A: In 1979, I was sent to Tanzania for further training, but, in essence, we were kind of a reserve army: that if something went wrong, then we would mobilise. So ceasefire and independence I was in Tanzania. I never got to taste the euphoria that came with it.
I only came back into Zimbabwe in 1981, to be integrated into the national army.
Q: Let us rewind a bit, a lot has been said about Morrison Nyathi — did you know him, came across him or trained with him?
A: Morrison Nyathi, his ways did not start at Nyadzonia as many people think. It was around 1976 when he assigned himself to the front with Cde Seven, among others. He had arranged with the Rhodies and he said to his comrades, “you are very naughty, you guys. Bring your guns and go to your poshtos”.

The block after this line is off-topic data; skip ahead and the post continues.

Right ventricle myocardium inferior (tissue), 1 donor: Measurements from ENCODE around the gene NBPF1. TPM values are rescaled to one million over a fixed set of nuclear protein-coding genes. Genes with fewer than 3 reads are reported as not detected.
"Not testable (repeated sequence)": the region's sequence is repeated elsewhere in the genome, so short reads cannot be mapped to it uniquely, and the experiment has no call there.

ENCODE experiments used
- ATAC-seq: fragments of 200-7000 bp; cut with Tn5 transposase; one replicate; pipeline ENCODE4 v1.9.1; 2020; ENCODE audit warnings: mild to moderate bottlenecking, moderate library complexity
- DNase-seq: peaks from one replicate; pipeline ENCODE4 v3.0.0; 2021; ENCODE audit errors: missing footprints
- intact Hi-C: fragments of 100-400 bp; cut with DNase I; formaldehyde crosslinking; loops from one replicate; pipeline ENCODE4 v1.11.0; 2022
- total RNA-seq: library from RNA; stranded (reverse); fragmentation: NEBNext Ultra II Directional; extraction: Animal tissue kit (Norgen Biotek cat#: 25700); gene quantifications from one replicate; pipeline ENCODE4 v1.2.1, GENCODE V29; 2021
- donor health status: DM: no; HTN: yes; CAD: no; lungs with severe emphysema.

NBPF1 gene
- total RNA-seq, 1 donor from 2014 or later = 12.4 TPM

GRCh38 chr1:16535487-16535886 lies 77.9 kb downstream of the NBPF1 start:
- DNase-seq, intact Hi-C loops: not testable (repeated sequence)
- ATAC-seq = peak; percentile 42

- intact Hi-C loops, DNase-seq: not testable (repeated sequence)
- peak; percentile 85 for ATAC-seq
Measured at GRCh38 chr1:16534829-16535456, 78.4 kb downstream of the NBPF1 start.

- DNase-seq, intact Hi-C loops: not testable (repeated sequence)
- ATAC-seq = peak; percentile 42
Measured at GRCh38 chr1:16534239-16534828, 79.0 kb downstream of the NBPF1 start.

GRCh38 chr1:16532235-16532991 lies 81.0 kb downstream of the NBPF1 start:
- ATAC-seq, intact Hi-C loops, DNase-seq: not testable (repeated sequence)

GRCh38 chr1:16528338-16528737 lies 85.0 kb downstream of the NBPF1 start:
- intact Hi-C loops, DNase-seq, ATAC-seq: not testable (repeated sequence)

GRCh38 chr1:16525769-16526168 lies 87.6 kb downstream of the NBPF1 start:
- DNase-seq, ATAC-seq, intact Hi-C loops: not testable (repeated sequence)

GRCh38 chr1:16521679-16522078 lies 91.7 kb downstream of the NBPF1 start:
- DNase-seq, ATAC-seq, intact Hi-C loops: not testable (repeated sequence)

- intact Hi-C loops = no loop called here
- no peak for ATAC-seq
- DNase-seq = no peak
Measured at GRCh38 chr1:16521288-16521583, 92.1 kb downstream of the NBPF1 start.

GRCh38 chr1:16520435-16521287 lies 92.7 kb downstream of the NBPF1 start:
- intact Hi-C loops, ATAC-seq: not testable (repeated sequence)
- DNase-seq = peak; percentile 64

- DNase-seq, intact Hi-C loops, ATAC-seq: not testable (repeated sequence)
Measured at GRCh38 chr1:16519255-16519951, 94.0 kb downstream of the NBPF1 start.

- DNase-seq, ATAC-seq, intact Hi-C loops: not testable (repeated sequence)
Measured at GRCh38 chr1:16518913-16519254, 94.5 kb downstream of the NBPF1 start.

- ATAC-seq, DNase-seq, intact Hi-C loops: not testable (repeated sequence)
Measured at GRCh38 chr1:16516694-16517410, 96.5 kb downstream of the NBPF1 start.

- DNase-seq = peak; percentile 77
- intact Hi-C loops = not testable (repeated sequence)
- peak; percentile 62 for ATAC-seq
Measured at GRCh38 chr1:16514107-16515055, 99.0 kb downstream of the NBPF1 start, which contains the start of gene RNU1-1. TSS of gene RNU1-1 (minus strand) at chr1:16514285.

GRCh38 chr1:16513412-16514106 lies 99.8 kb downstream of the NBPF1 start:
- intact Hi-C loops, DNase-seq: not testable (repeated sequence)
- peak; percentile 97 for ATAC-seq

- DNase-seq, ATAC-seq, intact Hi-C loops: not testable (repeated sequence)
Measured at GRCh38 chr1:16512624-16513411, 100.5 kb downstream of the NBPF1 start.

He then removed the firing pins on the AK guns and when they came under attack these comrades could not fire back. All of them were caught, except Cde Seven who managed to escape.
Q: Is this Cde Seven still alive?
A: I am not sure but I was to meet him later at Chimoio. He was a bit of a tough guy.
Sorry to digress a bit as I want to talk about Cde Zhepe, who trained a number of comrades. I think only the three of us — that is, myself, Cde Chiwenga and Cde Tongogara — know where we buried Cde Zhepe during the battle of Mavonde.
If Cde Chiwenga is reading this, I want him to help in the repatriation of Cde Zhepe who was killed in the man-to-man battle at Mavonde through a landmine. Cde Zhepe was a great comrade. Everyone who fought alongside him would testify to that. Even those who were trained by him.